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How To Pitch To An Investor

How To Pitch To An Investor

As an investor, I listen to lots of pitches from founders who want me to fund them. Quite honestly, many of these pitches are extremely boring. They all seem to pretty much follow the same format, and it seems that everyone uses the same template when creating their slides. For example, their financials invariably display a hockey stick curve, which shows how much money they’re going to be rolling in after a few years. It seems that they are all copying a generic pitch deck, and then customising it by adding their logo and photos of their team.

This is such a wasted opportunity. The whole point of a presentation is to emotionally connect with the investor, and excite him, so that he wants to be a part of your journey, and is willing to explore how he can help you to succeed.

Part of the problem is that most founders are logical, left brain engineers. They are well organized, and because they believe they are pitching to rational investors, they want to talk about numbers and figures, in order to convince them as to why they should fund them. Unfortunately, what they fail to realize is that’s not the way most decisions are made. We typically make decisions using our reptilian brain, based upon our feelings , and then we use our cortex in order to justify these decisions.

This is why smart founders will first touch an emotional chord with the investor, before trying to provide logical reasons as to why they should invest in them. For one thing this will make your presentation stand out from everyone else’s , and this will help to overcome the fatigue which most investors suffer from , because their eyes typically glaze over when they open the hundredth powerpoint deck of the day.  They want to find a founder whose passion is contagious – someone who can pull at their heart-strings before trying to engage their brain.

While figures and numbers are necessary, they are not sufficient. Let’s not forget that investors are also human , and research has consistently proven that people make decisions based on emotions,  and then justify them with facts. Your experience, qualifications, market size and financial projections are all relevant and important, but they are secondary. If you don’t trigger the correct emotional responses in your investor, then even a strong business proposal, justified by hard data and numbers, will find itself locked out in the cold. Neuroscientists have shown that the reptilian part of the brain ( which is where emotions arise) acts as a gatekeeper, and it filters what messages are passed on to the analytical neocortex. This is why emotions trump logic, unless you are Dr. Spock from Star Trek !

Here are some tips.

Use stories, not stats ! Stories are powerful and emotional, which is why the most memorable presentations don’t start with data – they start with a compelling personal story.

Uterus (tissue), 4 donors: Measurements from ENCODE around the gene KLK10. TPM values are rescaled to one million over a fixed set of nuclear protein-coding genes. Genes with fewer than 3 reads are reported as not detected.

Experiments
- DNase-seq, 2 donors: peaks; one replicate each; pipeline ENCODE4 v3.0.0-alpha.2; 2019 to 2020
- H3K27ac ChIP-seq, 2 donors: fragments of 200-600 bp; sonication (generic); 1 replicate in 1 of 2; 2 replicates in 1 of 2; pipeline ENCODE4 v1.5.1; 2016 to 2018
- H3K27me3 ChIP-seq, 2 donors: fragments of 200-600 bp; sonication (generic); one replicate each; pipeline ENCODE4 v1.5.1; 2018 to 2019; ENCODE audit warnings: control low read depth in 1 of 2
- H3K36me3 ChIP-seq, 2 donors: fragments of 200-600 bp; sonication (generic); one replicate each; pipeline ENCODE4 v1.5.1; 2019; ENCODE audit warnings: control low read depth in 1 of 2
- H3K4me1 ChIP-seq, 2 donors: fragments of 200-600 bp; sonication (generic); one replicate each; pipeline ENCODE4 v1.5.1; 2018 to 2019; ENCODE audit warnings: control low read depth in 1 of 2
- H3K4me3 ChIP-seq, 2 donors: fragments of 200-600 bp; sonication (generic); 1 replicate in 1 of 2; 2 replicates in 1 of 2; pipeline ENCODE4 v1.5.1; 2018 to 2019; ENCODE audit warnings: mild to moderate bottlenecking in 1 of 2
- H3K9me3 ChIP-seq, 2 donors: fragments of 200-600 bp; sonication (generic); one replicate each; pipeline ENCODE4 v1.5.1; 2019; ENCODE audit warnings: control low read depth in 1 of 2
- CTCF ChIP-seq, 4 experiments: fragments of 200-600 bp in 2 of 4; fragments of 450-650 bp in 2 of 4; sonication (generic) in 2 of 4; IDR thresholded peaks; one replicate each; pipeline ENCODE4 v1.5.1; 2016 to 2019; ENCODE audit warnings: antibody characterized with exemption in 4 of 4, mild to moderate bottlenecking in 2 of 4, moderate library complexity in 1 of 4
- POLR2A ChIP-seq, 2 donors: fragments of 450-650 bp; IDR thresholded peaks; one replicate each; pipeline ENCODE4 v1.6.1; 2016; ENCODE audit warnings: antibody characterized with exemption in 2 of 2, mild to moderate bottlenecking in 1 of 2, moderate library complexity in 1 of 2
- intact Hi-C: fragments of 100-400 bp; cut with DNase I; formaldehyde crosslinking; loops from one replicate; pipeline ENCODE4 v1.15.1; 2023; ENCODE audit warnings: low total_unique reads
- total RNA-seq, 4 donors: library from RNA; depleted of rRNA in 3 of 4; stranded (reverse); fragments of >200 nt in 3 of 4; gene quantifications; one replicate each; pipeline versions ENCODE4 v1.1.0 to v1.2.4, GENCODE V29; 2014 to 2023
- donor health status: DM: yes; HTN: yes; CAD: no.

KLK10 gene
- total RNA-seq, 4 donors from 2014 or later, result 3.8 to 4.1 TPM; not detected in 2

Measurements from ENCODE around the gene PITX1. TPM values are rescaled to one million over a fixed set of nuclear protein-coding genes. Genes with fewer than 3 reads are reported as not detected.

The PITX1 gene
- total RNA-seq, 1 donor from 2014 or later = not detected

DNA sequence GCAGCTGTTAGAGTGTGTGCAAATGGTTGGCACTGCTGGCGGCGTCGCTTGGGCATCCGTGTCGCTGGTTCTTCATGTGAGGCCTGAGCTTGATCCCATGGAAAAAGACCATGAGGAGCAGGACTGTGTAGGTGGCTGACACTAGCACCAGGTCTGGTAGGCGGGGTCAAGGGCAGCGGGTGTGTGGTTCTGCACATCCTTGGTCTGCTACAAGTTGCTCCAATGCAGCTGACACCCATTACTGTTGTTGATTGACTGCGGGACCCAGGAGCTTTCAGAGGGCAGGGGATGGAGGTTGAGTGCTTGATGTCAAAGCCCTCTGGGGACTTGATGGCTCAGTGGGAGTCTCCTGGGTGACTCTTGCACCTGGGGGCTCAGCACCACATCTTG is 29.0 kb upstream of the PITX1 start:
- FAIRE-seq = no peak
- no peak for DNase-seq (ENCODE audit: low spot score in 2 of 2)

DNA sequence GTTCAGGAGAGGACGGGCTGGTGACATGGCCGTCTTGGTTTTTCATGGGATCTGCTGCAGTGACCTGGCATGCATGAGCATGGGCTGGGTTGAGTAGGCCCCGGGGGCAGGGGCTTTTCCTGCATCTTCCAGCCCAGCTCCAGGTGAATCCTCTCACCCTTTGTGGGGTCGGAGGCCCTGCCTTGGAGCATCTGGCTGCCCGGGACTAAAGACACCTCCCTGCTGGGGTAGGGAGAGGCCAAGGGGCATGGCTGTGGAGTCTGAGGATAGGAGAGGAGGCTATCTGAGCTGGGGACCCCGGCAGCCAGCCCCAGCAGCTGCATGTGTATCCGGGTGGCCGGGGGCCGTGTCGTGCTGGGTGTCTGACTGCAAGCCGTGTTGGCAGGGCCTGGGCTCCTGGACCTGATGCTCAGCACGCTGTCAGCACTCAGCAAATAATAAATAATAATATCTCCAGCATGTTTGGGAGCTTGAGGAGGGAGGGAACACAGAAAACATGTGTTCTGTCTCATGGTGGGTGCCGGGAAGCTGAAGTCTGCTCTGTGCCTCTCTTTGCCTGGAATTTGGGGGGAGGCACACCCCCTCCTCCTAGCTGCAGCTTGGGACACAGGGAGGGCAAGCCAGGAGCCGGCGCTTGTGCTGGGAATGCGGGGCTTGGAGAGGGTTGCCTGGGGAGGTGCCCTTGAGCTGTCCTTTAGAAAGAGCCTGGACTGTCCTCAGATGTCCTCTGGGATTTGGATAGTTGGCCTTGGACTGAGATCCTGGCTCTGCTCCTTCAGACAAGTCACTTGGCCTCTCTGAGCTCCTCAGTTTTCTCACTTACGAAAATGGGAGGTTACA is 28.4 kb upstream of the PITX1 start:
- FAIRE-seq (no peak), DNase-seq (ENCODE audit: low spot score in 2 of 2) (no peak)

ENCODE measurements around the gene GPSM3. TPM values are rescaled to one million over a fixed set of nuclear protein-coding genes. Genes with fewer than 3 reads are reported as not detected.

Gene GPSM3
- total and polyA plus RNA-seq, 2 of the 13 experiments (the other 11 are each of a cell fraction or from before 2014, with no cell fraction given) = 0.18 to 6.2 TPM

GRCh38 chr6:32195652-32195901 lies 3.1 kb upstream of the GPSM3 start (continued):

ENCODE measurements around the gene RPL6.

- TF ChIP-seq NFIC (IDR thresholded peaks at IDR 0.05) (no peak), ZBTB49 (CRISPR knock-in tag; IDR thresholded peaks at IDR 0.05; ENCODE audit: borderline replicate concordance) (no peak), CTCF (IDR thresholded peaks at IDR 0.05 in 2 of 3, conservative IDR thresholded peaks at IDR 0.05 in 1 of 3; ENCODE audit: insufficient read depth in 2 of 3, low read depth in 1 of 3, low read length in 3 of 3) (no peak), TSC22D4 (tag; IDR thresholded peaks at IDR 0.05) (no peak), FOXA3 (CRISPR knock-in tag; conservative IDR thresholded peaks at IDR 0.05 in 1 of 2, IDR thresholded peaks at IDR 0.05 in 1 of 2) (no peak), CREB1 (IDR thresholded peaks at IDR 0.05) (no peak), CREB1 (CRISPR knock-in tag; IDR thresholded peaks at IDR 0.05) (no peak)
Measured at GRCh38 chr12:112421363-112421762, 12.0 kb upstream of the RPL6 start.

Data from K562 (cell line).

Use pictures to tell the story, because pictures are far more memorable than words. Studies have shown that people remember only 10 percent of information when the content is delivered verbally. Add a photograph and retention soars to 65 percent !

Express your passion – it can be contagious and will help you stand out from other founders.  Simply ask yourself this question: “What am I really passionate about?” What makes me want to get up and come to work in the morning, even though there’s no practically cash left in the back and the company seems to be going down the tubes ?

This kind of presentation is far more effective because it is much more memorable. Quite frankly, at the end of your pitch, no one is going to remember your numbers, or your business model, because they are pretty much the same as every other founder’s. Investors have heard similar pitches many times before, and are likely to be jaded, skeptical and cynical. However, if you can tell a story which is different from anyone else’s, then this is going to provide a hook which will help you stand out. Will they go back home and tell their wife about how cool your idea is? If you can achieve this goal, even if they don’t fund you at the first meeting, they’re much more likely to want to continue engaging with you. Remember that the purpose of your deck should be to help you to start establishing a relationship, which you can then build on over time.

The problem with this approach is that it requires a lot of creativity and  imagination, and this is often something which most founders don’t have. This is why it’s a good idea to work with an artist or a  coach who will help you to polish your pitch. It can take time to get comfortable with a new way of doing things, but you should keep an open mind, and be willing to experiment and learn, so you get better over time. Thus, you can try out variations of your presentations, to see which ones are more effective at helping you to connect with investors. The ones which  are based on tugging at heartstrings rather than stimulating the cortex, and likely to give you far better returns!

Note: The views and opinions expressed are solely those of the author and does not necessarily reflect the views held by Inc42, its creators or employees. Inc42 is not responsible for the accuracy of any of the information supplied by guest bloggers.

Author

Aniruddha is Director at Solidarity Investment Advisors

Responses
https://inc42.com/resources/shortsighted-rules-that-make-good-people-quit/
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